BY CHARLOTTE LAWS
Writer’s Note: My grandfather was killed by a devil worshiper in 1948 in the small town of Fairmont, West Virginia, and my new book, Devil in the Basement, details the shocking and heart-wrenching, true tale. It is written in the style of creative nonfiction. The killer, Ernie Yost, practiced “black Satanism.” In other words, he rebelled against Christianity while embracing evil, demons, pitchforks, occult books, and the like. Most so-called devil worshipers back then (and today) subscribed to “white Satanism” or a harmless spirituality.
This is an excerpt from my book in which Yost conducts a private ceremony in Hangman Forest with Ella—his life-size, satanic doll. The doll was featured on the front page of the local newspaper.
Hangman Forest was particularly creepy that day. It was noon, and the trees looked like bony ghosts. The sky was dark and sullen. It seemed to be giving Fairmont the evil eye. It was raring to drop canisters of water onto the mountains and valleys.
Ernie was engaged in a bizarre private ceremony in the clearing with his beloved Ella. In his mind, he was marrying her. He was ditching his nagger of a wife and connecting his trigger-happy soul with the life-size doll.
“The god of one people is the devil of another,” he read from The Black Book. “Lucifer says a loaf of bread shall be taken from the house of Kochak and divided between bride and bridegroom, each to eat one-half.”
Ernie tore into a chunk of French bread with his teeth and then offered some to Ella, who was across from him and leaning against a log. In his mind, she took a bite. Then, he set down the loaf and continued with the reading.
“Marriage in March is forbidden, for it is the last month of the year.” Ernie smiled and spoke in his own words to the doll. “It’s April, pumpkin. The start of a new year. A right fine beginning for us, Ella.” Then, he returned to the text.
“A bride must visit the shrine of every idol she may happen to pass. The bridegroom must hit the bride with a small stone in token of the fact that she must be under his authority.”
Ernie then picked up a thumb-sized rock and used it to rap on Ella’s head three times. What he did not know was that two women had stumbled upon the Hangman Forest clearing and were watching this freakish ceremony unfold from behind a hazelnut bush. They had wide eyes and rattled expressions. They had no idea Ella was made of hay, fabric, and make-believe hair. They saw her from the back and assumed she was real.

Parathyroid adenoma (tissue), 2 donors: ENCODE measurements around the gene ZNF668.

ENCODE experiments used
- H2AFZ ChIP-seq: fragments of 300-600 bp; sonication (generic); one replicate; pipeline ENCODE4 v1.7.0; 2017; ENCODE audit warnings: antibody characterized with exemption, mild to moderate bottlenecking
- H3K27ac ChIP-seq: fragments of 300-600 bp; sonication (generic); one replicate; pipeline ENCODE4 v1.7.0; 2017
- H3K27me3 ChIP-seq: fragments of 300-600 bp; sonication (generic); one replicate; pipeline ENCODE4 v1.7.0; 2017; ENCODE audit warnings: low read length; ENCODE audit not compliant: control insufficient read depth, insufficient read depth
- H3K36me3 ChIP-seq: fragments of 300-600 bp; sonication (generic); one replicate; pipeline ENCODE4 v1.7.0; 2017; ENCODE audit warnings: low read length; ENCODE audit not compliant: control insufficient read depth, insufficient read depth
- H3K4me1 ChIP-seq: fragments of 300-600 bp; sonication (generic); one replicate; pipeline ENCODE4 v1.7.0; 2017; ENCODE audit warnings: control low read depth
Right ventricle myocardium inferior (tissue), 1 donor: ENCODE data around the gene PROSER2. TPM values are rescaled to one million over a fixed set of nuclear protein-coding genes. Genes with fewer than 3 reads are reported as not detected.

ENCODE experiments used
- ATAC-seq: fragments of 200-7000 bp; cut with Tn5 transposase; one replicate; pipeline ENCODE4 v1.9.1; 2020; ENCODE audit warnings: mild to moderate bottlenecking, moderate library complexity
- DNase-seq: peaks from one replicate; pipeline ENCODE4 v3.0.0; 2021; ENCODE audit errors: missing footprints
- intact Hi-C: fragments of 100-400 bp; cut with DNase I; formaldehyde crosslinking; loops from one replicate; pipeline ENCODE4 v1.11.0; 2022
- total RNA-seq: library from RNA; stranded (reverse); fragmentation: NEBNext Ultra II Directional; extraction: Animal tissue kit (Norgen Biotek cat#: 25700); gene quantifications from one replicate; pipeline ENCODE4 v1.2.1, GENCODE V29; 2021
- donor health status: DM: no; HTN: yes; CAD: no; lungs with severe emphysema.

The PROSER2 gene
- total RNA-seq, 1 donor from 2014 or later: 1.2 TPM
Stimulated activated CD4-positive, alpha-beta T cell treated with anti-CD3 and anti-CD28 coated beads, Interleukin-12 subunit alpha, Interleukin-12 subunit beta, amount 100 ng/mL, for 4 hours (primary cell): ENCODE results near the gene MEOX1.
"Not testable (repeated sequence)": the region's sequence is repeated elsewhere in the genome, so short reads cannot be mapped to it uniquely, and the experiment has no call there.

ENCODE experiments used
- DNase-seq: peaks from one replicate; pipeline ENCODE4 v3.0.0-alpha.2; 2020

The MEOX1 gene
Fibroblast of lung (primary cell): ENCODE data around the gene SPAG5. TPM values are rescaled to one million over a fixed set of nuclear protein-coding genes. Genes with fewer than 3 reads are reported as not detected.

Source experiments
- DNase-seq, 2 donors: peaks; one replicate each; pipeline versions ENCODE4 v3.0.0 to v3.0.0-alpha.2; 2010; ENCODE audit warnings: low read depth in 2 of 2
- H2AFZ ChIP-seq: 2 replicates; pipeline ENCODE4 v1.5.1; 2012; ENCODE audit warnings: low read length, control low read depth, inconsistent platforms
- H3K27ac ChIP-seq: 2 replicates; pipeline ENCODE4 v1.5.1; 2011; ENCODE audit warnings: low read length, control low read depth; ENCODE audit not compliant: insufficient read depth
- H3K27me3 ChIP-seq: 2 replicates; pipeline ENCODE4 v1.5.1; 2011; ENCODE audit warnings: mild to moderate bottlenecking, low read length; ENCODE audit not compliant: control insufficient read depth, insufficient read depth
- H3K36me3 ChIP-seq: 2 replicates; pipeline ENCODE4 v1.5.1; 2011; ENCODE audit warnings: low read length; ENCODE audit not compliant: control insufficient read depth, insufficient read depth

Ernie continued reading. “It is the law that the bridegroom must pass a razor over his bride’s face.”
Ernie put down the text, donned his devil mask, and grabbed a John Deere pocket knife. He slashed at Ella’s face. This petrified the Peeping Toms, who believed a madman was dicing up a living, breathing person.
“Holy mackerel! He’s killing her,” one whispered to the other.
“Let’s make tracks.” The other moved, causing a rustle in the bushes.
Ernie heard the sound and was peeved. He shouted, “Who’s there?” as he caught a glimpse of the two women darting away. He bolted after them, still in his mask. He planned to lay into them with his knife.
That day led to a bizarre sequence of events, which included bombings, murder and suicide. Yost’s doll was later found by police. According to the Times West Virginian, it was “the mad effigy of a woman… a crowning horror… seated at the table… what one might see in a nightmare… and across from the effigy, as the police believe, sat Yost for who knows how many weeks. There he ate, presumably… and his thoughts became darker and darker as he looked into the future.”
I honor my grandfather with this book, and I bring to light the facts about Yost—a man who could be likened to Hannibal Lecter in intensity and intelligence and who has the distinction of being one of first documented devil worshipers in the U.S.
Charlotte Laws, Ph.D. is a BBC TV political pundit, a former California politician, and the author of Devil in the Basement (2018) and Rebel in High Heels (2015). She is best known as the “Erin Brockovich of revenge porn” for her victims’ rights activism and was voted one of the thirty fiercest women in the world by Buzzfeed. You can follow her on Twitter @CharlotteLaws